Choosing to enter a committed relationship with another person is exciting. You want to create a life with this person, potentially build a family, and share every aspect of your lives. When you make this decision, you want to receive the benefits of your relationship being legally recognized, but marriage may not be the right choice for you.
California Family Code 297 offers another option for couples who are committed to one another and want legal recognition but do not wish to get married. This is called a domestic partnership, and it offers many of the same benefits as marriage, without the same legal connection. An experienced attorney from Quinn & Dworakowski, LLP, can help you create a cohabitation agreement and begin your domestic partnership.
Similar to a marriage, a domestic partnership is a way to have your relationship legally recognized. This recognition comes with many benefits, including adoption rights and access to family leave. Domestic partnerships were originally intended to be a way for same-sex partners to have access to many of the same protections as married couples. Not every relationship will automatically qualify as a domestic partnership, so if you believe you want to enter into a domestic partnership, it is important to know the requirements.
Domestic partnerships are legally binding, so there is a specific process that must be completed before it can be finalized. California Family Code 297 outlines who will qualify for a domestic partnership and what guidelines must be followed. Couples that are interested in a domestic partnership will have to meet several criteria. If these are not met, then the domestic partnership will not be accepted.
To qualify for a domestic partnership, the couple must meet the following criteria.
Once all the necessary requirements have been met, and a Declaration of Domestic Partnership has been accepted, then the couple will be able to enjoy the benefits of their partnership.
One reason why couples enter a domestic partnership is because of the many benefits that come with a legally recognized relationship. In a domestic partnership in California, these include:
These rights and benefits, along with others, are a major draw of domestic partnerships, but there are some things that are not included with a domestic partnership. Certain benefits can only be received by those who are in a marriage relationship rather than simply a domestic partnership.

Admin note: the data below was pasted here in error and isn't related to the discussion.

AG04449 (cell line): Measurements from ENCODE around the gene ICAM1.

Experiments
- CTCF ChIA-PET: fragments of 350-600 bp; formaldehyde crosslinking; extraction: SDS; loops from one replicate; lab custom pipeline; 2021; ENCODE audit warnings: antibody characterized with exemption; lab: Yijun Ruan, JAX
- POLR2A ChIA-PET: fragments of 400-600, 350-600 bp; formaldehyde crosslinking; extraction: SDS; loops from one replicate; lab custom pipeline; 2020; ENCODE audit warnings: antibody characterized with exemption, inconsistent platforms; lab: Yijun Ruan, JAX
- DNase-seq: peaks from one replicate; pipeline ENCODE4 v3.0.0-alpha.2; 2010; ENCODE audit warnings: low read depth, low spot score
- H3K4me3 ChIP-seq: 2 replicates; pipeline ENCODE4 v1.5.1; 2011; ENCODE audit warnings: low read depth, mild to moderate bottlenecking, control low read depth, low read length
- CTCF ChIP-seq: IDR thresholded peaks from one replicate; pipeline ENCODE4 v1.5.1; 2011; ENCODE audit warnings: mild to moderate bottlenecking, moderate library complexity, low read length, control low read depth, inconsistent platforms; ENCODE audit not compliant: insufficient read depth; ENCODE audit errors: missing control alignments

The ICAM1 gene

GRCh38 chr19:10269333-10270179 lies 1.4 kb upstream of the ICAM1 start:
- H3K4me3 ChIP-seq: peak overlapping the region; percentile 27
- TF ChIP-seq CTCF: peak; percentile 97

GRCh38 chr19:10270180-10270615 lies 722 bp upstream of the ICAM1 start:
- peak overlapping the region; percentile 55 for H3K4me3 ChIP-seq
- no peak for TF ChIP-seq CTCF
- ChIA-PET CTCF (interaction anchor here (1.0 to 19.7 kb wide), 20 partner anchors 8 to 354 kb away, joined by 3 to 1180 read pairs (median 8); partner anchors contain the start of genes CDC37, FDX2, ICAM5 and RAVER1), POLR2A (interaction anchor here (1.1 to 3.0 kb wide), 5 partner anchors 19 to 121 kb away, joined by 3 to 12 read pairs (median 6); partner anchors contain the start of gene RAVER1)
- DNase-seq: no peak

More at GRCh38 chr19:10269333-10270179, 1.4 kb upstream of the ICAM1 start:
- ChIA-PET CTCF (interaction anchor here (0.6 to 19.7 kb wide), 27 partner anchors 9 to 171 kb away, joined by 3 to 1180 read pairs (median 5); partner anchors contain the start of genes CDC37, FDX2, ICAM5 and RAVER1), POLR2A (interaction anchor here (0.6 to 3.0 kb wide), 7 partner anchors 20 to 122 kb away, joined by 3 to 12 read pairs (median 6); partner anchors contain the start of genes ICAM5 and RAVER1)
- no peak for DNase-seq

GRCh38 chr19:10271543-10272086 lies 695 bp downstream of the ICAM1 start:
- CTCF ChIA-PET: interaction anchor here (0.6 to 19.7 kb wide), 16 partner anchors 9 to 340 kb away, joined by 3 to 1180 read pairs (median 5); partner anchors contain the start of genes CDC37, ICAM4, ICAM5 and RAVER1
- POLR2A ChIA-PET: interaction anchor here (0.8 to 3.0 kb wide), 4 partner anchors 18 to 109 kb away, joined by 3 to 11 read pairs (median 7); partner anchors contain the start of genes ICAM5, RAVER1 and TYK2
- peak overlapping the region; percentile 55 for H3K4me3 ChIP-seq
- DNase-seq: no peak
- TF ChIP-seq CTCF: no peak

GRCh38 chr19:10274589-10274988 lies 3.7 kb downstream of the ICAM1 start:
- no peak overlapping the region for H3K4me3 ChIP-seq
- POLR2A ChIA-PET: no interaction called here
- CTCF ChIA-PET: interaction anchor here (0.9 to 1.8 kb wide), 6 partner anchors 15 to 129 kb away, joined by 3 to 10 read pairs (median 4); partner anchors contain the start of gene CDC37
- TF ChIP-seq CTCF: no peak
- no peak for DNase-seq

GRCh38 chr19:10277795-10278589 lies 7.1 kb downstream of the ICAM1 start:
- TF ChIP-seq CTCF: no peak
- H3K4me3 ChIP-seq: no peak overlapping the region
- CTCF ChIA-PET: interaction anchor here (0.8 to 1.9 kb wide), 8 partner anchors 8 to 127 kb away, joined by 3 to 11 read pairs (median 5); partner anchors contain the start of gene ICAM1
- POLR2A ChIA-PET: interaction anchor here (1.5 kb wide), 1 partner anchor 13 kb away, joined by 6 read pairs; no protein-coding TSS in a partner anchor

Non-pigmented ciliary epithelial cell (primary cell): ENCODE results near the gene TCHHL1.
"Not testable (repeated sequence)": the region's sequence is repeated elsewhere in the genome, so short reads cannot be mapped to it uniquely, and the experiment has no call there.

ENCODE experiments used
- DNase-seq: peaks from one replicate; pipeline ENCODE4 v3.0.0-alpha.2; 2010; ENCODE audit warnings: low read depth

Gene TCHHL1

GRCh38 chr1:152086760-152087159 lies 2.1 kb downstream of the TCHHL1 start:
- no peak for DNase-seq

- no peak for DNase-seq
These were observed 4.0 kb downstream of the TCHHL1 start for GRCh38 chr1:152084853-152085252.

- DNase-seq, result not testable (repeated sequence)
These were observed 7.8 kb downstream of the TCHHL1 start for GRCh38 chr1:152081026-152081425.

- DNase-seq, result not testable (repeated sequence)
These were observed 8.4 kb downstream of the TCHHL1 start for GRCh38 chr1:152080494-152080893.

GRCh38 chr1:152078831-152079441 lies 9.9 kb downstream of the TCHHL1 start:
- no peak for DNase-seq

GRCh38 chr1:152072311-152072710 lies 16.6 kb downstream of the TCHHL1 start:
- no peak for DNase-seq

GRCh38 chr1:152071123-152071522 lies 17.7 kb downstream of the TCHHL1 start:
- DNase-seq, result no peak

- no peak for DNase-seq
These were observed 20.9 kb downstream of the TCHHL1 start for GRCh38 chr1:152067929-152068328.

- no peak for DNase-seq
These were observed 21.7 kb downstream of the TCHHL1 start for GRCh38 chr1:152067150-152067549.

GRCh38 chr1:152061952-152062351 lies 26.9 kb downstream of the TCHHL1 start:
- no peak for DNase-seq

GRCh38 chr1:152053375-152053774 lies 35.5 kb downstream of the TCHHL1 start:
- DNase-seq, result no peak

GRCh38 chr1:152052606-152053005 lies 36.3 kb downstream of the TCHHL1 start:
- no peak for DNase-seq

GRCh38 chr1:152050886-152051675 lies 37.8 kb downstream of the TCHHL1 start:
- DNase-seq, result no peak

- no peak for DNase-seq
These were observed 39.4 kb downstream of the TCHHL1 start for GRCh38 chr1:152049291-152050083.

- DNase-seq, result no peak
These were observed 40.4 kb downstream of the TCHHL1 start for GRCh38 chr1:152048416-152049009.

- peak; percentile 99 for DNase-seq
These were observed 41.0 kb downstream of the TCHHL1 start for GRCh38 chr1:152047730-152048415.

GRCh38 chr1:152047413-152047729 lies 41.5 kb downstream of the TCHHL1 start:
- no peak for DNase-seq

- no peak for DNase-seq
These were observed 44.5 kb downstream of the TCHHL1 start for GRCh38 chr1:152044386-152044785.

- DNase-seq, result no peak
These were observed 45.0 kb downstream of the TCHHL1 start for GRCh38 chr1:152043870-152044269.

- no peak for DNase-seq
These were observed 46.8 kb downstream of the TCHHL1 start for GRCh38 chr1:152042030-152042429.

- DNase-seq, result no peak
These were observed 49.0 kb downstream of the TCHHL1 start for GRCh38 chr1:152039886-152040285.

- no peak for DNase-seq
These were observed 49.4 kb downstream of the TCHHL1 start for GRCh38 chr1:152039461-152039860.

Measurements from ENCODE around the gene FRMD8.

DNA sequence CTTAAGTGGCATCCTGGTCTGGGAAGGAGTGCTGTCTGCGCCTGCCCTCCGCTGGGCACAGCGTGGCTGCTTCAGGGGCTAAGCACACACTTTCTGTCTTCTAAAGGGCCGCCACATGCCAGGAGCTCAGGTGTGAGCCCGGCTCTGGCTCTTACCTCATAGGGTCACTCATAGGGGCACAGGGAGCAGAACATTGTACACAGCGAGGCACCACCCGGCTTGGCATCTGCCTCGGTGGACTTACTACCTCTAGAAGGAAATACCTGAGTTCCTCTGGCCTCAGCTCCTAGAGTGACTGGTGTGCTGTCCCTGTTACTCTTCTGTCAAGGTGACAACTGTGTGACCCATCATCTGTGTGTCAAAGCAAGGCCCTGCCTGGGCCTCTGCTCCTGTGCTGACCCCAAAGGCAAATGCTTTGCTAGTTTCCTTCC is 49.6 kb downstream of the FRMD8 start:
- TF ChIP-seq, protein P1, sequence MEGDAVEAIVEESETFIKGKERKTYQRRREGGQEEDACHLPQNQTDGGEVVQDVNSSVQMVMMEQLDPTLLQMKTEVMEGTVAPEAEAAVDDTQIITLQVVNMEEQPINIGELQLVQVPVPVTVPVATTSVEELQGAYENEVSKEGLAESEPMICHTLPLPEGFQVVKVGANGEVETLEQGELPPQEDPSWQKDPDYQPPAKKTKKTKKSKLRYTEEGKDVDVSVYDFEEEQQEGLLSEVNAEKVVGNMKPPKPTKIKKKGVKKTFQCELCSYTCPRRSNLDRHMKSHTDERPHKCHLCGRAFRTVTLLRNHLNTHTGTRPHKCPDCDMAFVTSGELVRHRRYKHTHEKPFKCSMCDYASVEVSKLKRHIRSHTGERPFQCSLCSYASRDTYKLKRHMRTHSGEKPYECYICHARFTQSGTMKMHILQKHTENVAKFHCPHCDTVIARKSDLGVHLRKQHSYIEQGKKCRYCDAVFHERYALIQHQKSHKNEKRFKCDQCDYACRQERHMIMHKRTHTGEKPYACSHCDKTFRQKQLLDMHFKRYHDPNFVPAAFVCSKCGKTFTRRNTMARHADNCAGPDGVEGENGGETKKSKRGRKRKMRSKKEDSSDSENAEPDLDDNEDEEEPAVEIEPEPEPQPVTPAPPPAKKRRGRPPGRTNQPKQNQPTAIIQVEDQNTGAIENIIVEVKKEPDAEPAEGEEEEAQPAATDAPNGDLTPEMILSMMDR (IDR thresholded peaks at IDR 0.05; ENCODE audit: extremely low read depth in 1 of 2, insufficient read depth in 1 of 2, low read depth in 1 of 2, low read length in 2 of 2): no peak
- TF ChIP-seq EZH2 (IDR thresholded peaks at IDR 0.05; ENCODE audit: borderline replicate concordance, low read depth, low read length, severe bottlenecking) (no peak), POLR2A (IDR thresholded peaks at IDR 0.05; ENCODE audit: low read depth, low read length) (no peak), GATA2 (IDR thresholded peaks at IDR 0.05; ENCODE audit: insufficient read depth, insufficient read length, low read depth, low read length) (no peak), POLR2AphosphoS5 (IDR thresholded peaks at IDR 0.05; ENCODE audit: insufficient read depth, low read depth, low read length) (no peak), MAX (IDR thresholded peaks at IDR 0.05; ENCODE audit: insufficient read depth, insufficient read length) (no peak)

Marriages and domestic partnerships are both legally binding and recognized relationships, but they do not offer identical benefits. Some of the most common benefits and rights that are only available through marriage include:
A: Domestic partnerships are available for couples, whether they are heterosexual or same-sex. To qualify for a legally recognized domestic partnership, there are several criteria that must be met. First, both partners must agree to enter into a domestic partnership. They cannot be related to each other by blood, and both parties must be of age. If one partner is not of legal age, they may still qualify to register for a domestic partnership, so long as they get consent from the courts and their parents.
A: California is one of several states that still offer domestic partnerships as an alternative to marriage. It is an opportunity for couples who are living together in a committed relationship to be legally recognized and have many of the rights that married couples enjoy. While domestic partnerships are legally recognized in California, they are not recognized on the federal level. If you and a partner move to another state, it is important to understand the laws pertaining to domestic partnerships in your new location.
A: Domestic partnerships are legally recognized relationships that offer many benefits to the partners, but they are not exactly the same as a marriage. There are many benefits of a marriage that you cannot receive in a domestic partnership, including filing taxes jointly, taking half of the shared assets in the event of a separation, and the ability to transfer assets without taxation.
A: You could enter into a domestic partnership with a boyfriend, but simply being in a relationship would not qualify a boyfriend as your domestic partner. There is a legal process that must be completed before your relationship will be recognized as an official domestic partnership. You will have to get a court order that gives you permission to enter into a domestic partnership and meet all the criteria detailed in California Family Code 297.
Marriage is a significant commitment that often requires a lot of time, money, and other resources. Many couples are committed to their relationship and want to receive the benefits of it being legally recognized, but they have no desire to be married. A domestic partnership is a great option for many of these couples. If you have any questions about entering into a domestic partnership with your significant other, Quinn & Dworakowski, LLP, can help. Contact our office today to set up a consultation.
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